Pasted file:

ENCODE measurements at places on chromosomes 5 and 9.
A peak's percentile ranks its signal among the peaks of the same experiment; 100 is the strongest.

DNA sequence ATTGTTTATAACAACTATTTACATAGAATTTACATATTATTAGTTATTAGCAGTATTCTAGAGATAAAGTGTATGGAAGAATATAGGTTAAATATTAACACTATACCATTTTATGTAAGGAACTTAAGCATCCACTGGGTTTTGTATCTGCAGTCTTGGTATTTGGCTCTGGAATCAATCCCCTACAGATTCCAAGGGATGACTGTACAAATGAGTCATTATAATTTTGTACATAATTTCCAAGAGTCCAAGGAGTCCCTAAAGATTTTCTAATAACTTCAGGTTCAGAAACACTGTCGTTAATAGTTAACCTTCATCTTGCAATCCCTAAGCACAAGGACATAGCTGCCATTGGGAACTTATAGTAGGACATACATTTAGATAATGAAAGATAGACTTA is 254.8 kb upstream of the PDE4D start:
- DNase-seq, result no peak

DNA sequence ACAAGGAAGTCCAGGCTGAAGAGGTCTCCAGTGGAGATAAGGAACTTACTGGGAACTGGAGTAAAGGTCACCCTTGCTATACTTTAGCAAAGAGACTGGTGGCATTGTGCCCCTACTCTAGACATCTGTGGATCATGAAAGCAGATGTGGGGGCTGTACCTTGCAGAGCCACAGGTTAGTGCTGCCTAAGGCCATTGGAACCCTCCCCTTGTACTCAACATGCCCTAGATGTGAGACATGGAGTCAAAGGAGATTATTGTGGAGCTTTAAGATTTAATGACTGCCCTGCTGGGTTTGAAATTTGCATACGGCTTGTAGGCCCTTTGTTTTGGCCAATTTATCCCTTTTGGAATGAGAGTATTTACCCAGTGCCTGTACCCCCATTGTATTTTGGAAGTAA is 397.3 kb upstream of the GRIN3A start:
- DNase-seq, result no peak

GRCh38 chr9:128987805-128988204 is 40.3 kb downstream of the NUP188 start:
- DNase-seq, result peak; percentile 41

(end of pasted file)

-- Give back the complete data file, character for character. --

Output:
ENCODE measurements at places on chromosomes 5 and 9.
A peak's percentile ranks its signal among the peaks of the same experiment; 100 is the strongest.

DNA sequence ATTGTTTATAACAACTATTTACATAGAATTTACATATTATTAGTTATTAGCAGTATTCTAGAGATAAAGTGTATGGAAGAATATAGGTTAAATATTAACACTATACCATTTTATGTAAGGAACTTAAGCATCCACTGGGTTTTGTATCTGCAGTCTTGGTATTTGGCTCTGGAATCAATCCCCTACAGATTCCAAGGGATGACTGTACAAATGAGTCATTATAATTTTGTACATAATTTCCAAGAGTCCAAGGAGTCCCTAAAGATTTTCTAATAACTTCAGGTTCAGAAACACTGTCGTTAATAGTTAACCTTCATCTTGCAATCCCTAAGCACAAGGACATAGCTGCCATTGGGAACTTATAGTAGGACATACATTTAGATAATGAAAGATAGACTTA is 254.8 kb upstream of the PDE4D start:
- DNase-seq, result no peak

DNA sequence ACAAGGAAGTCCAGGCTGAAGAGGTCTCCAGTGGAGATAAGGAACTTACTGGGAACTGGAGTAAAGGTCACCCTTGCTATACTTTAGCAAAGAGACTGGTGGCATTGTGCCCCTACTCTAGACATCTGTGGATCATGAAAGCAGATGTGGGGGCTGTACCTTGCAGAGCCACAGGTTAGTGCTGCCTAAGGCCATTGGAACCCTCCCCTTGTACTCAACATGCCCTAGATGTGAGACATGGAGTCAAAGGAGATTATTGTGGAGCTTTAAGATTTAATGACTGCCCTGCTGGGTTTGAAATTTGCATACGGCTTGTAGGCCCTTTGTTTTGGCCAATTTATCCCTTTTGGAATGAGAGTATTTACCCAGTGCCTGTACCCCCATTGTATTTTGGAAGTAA is 397.3 kb upstream of the GRIN3A start:
- DNase-seq, result no peak

GRCh38 chr9:128987805-128988204 is 40.3 kb downstream of the NUP188 start:
- DNase-seq, result peak; percentile 41